In my professional life, and on this blog, I have complained bitterly about the orthopedic surgery department in my community changing from physicians to technicians to “consultants” as they now prefer to be called.  These same physicians once aggressively sought out hip replacement patients to admit to their surgical service where they would provide admission, discharge oversight and care.  Now, these “consultants” see the patient before surgery, operate and then turn their patients’ post operative care over to their nurse practitioners, physician assistants and technicians as well as hospital based and employed internists or, the patient’s own medical doctor.

The “consultants” will no longer admit the patient to their surgical service, insisting that the patient be placed on the medical service and, they have taken steps to relinquish their skills in post operative and post surgical wound and general care. They see the patient before surgery, in the OR and several weeks later in the office to check on bone and appliance alignment and to remove the surgical sutures.   I am told the impetus for this change in the orthopedic role is cost and liability and based on specialty specific recommendations of consultants.

Over time, I have seen the post surgical stay reduced from 10 days down to less than four days. Patients no longer go directly home from the hospital.  In most cases, they are sent to skilled nursing homes for rehabilitation and strengthening. I have written about how these overregulated and inspected homes are spending so much money on personnel to keep them in compliance that they can’t afford to staff the facilities to provide skill, nursing and care.

With nighttime patient-to-nursing ratios of 40 residents to one nurse; how can anything get done each shift?   I have written about the conveyor belt / revolving door between recently discharged post hospital patients and the hospital Emergency Department using the 911 system and diverting emergency EMTs from true emergent issues to being a transportation corp.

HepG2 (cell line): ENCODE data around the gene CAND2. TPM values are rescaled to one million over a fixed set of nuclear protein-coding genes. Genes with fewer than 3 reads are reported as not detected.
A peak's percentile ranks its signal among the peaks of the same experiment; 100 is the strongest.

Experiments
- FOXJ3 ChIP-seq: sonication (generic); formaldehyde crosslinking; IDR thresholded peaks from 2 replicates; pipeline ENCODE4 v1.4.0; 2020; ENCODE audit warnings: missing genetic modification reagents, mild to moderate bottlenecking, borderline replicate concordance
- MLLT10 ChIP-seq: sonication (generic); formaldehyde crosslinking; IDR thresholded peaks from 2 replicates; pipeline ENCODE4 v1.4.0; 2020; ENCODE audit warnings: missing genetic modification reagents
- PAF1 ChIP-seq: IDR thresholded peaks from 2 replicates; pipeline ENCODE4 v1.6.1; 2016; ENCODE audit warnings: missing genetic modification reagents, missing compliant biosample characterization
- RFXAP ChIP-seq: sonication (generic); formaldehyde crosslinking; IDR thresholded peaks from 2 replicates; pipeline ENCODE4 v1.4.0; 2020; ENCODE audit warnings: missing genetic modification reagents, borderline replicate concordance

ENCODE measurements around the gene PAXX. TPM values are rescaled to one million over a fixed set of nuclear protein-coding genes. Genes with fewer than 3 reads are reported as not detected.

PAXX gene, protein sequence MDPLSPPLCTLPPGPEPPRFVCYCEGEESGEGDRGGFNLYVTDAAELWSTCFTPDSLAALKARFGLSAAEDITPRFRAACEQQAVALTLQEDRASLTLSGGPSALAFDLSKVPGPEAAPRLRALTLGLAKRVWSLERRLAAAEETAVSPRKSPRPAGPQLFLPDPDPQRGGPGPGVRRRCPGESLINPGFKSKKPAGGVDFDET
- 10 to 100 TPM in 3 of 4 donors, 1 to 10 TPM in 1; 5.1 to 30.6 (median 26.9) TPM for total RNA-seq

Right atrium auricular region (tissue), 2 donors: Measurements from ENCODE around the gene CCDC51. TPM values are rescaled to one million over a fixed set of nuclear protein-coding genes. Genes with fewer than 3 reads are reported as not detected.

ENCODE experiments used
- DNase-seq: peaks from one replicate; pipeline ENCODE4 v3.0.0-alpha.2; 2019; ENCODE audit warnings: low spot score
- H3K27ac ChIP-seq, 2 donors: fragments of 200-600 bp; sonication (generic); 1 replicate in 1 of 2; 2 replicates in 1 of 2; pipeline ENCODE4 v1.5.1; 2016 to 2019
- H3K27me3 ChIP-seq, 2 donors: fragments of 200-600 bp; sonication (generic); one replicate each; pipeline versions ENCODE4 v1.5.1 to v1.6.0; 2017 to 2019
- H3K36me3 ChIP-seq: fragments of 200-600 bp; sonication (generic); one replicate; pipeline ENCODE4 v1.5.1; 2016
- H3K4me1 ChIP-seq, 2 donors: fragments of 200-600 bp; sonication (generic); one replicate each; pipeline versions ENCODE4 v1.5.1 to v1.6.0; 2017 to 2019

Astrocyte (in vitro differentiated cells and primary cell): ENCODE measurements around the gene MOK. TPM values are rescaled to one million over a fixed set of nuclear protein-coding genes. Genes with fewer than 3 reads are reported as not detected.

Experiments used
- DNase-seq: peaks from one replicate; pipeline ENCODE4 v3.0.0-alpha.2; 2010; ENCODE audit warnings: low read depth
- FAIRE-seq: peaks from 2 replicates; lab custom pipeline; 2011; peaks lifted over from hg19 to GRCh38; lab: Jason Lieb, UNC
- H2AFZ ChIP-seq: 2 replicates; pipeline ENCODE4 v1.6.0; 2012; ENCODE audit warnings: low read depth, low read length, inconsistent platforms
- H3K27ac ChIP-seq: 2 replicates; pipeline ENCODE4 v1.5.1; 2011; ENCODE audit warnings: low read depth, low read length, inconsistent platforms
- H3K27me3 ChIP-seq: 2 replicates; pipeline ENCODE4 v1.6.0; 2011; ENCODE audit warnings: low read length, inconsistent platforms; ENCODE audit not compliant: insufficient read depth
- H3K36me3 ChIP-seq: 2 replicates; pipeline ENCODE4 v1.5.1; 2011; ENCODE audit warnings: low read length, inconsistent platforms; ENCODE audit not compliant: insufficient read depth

An article in the Journal of the American Medical Association finally added some credence to my observations. Researchers looked at the subject of Medicare age patients receiving primary hip replacements and hip replacement revisions between 1991 and 2008.  They looked at over 1.4 million primary hip replacements and 348,000 hip replacement revisions. When looking at first time hip replacements they found that mean length of stay dropped from 9.1 days in 1991 and 1992 to 3.7 days in 2008.  This resulted in 20% fewer patients going directly home from the hospital and a 17% increase in patients going to skilled or intermediate care nursing facilities by 2007 and 2008.

The good news is that the overall death rate at 30 days declined from 0.7% in 1991 to 0.4% in 2008.  The bad news is that the rate of readmissions rate for complications of the surgery within the first 30 days rose to 8.5% in 2007 and 2008.